Photo Coasters



Here’s what you’ll need to begin :


*4″ Tile (uncoated). I picked mine up at Home Depot. The package says “Botticino” by Jeffery Court Inc.,(it might be called Giallo Sienna now) and it’s travertine tumbled stone. They come in a pack of nine and I figured for every two or three that come out great, I should have an extra one in case the ink doesn’t transfer well, which does happen (you can always sand the image off and try again). Also note that some packs come with one or two tiles that are too porous to use.

* Inexpensive fingernail polish remover (contains acetone and works better than straight acetone which we’ve tried). The generic one I get from Safeway works great..avoid any that say 100% acetone. The ink will transfer but mine came out looking flat and lacking in detail. Use a well ventilated room or better yet outside. The acetone from the nail polish remover is obnoxious as is the tile sealer. A mask helps too!

* a Bone folder (that thing in between the brush and polish remover). If you don’t have one the back of a spoon, the blunt edge of a butter knife or anything like that works just fine. A bone folder is great if you ever make your own cards and need to create a fold down the middle without the paper getting  creased. It has many uses and is worth buying. Michael’s and most craft store carry them. You will be using the blunt end of the bone folder for this project.

* a foam brush (get 2 or three if you’re doing a lot).

* colored copies from Kinkos**. I’ve tried ink jet prints from my computer and it doesn’t work. Don’t waste your time and money trying it. If you have a laser printer I don’t know if it works or not. I’d make at least 3 copies of the same image as you may mess up and the last thing you’ll want to do is make another trip to the print shop this time of the year! Also if your image is faint,up the contrast and saturation on the copier. Make sure you push the reverse or mirror image button on the copier. This way you won’t have images or words showing up reversed on your coasters. **10/2011~ Ink must be toner ink (ink jet or laser printer ink will not work).  **6/2012~I had a person mention that their local Kinko’s just switched to laser color copies, so be sure to ask/call before printing your images.

*** Someone asked if you use regular or photo paper and all I can say is if you go to Kinkos use their color copier and use the paper they have in there. I never specify a paper but I think its their photo paper that is light like regular paper but smoother.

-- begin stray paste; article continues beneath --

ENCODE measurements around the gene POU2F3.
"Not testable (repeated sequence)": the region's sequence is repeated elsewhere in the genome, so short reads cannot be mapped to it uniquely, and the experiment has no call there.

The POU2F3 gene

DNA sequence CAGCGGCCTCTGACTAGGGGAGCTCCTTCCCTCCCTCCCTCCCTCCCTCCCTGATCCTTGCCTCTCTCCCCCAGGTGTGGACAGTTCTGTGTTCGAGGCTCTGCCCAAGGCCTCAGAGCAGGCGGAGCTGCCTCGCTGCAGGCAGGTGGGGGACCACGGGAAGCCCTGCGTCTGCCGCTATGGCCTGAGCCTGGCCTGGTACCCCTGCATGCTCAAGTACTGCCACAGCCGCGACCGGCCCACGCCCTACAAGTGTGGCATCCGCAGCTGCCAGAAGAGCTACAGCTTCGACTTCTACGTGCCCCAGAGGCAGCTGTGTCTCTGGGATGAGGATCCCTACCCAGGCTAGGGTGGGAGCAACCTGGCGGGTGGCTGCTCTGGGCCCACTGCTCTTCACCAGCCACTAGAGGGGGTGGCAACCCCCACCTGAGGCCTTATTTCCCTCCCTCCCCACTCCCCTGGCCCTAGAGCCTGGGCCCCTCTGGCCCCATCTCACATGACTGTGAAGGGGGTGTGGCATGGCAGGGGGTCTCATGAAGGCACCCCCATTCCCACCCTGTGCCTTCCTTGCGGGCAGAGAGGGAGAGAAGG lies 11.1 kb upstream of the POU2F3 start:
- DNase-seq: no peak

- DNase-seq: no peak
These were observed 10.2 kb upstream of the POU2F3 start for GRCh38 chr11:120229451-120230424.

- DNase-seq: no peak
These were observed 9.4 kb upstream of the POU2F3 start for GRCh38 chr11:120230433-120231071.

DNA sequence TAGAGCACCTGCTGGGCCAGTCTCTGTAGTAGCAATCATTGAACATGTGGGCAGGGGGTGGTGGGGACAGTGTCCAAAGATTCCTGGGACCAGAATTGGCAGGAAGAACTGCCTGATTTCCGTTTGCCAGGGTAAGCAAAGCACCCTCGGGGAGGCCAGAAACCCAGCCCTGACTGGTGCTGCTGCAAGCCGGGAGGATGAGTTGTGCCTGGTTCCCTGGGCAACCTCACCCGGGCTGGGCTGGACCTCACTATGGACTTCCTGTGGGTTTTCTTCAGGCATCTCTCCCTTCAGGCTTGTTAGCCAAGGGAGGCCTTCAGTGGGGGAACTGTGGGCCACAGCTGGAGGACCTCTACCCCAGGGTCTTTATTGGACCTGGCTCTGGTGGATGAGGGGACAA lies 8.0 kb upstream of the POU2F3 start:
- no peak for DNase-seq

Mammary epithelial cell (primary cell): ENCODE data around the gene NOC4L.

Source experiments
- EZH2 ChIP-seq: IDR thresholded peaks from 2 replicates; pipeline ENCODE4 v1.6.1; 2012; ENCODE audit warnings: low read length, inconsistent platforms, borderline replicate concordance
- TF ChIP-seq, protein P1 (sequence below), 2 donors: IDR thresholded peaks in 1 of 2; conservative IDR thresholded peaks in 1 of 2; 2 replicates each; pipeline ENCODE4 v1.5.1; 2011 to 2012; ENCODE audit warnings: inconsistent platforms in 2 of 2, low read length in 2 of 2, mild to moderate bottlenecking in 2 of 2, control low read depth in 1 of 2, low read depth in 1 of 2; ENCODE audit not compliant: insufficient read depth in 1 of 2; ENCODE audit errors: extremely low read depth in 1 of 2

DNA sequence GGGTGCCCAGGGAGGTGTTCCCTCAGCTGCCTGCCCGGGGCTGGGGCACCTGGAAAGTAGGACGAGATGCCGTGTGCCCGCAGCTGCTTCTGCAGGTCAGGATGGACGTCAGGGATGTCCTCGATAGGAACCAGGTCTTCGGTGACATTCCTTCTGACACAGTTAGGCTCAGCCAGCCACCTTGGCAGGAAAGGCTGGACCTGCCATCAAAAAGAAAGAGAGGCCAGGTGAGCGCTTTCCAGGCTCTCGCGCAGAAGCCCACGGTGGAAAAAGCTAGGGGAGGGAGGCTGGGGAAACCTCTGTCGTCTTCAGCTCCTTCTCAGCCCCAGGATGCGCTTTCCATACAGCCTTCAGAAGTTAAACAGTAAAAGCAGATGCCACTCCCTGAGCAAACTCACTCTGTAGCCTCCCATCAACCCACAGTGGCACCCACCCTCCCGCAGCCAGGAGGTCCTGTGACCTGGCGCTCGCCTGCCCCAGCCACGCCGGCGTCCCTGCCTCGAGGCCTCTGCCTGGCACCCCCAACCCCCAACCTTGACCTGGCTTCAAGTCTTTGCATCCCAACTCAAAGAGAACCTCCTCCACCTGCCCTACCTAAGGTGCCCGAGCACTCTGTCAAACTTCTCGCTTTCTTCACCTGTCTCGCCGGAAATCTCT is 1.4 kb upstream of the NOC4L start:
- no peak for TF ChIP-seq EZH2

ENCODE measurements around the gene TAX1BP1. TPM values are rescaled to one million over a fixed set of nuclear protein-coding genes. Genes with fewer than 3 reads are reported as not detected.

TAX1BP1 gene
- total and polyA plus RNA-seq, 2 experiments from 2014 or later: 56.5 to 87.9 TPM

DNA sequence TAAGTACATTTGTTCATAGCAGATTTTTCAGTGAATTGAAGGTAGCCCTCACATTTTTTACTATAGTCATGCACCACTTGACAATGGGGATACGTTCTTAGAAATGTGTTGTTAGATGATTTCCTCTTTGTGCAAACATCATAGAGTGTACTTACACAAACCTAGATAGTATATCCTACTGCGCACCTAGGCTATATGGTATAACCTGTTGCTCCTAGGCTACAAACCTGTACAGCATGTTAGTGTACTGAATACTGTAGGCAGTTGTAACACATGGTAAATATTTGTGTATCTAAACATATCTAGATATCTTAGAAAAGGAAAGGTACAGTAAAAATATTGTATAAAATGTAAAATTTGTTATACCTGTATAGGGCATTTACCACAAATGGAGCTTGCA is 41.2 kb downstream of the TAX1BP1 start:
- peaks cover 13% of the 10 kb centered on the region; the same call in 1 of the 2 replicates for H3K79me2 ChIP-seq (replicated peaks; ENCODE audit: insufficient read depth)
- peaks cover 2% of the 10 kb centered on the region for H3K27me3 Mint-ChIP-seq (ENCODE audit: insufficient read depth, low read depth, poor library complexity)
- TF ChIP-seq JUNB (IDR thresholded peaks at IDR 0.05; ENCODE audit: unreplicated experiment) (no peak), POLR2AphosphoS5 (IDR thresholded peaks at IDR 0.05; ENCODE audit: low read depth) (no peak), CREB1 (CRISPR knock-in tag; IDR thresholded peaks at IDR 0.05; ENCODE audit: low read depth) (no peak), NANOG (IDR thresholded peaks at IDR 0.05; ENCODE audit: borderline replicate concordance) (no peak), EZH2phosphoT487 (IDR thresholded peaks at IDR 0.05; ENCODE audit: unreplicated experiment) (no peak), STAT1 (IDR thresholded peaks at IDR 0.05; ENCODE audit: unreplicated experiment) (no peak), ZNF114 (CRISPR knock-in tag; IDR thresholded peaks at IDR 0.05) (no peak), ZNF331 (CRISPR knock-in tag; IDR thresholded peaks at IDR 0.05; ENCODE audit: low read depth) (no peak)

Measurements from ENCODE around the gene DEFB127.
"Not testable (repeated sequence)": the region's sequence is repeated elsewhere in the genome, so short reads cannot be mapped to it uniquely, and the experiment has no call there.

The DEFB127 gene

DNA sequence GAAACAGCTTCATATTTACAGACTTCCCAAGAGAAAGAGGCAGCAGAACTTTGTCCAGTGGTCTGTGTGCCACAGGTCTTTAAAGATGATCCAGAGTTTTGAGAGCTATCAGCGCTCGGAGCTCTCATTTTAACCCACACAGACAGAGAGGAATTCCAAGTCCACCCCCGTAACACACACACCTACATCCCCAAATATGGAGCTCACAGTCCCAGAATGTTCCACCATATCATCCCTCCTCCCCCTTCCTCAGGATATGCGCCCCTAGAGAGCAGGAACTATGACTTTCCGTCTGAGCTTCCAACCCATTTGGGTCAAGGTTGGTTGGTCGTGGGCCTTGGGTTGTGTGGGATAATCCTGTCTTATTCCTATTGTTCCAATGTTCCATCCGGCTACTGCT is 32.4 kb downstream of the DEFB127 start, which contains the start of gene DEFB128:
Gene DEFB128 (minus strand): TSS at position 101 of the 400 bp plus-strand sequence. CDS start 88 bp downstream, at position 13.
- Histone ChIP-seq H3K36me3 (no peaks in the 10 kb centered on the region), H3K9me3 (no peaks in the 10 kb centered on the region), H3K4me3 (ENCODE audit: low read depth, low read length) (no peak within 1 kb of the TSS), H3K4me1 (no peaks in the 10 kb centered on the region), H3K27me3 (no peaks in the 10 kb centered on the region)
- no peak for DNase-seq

* a sheet of clear acetate (not pictured). You can pick one up at the print shop while you’re making your copies. This is one of those items you really need as it protects the color copy from being rubbed off before the ink has had time to transfer.

* Cheap latex gloves. Protects your hands from acetone and tile sealer.

Now you can begin~

A.  Take two or three coasters and heat them in the microwave for a minute. Heating up coasters helps the ink stick to the tile. (This is one of those tricks we learned after many frustrating attempts).

B. After cutting your images down to fit a 4″ x 4″ tile place image face down on warm tile.


C. Pour some nail polish remover onto the brush and/or the color copy and coat the entire back of the image. Hold image in place while applying the polish remover.

D. Put the sheet of acetate over that and take the blunt end of the bone folder or back of a spoon and rub the entire image. This is the hard part as it takes patience and some elbow grease. You will have to take off the acetate and add some more nail polish remover as it evaporates rather quickly. Every so often stop and slowly lift the corners of the color copy to see if the ink is transferring.

Don’t worry if paper sticks, it can be washed off and rubbed off later. Once your image has transferred you can remove the leftover paper from the color copy and wash it off with water. Use a tile sealer (available at any hardware store) and apply a coat or two to the tile. When it dries you will not even see it and it allows the tiles to be hand or machine washed.

The bottom of this tile is pretty smooth but if you want you can add felt stoppers. I bought a sheet of sticky back felt at Michaels (most craft stores carry these now for about a dollar) and used a hole puncher to punch out tiny stoppers for the bottom of the tiles. Works great!





Spotted on Duh Bu Du Design.

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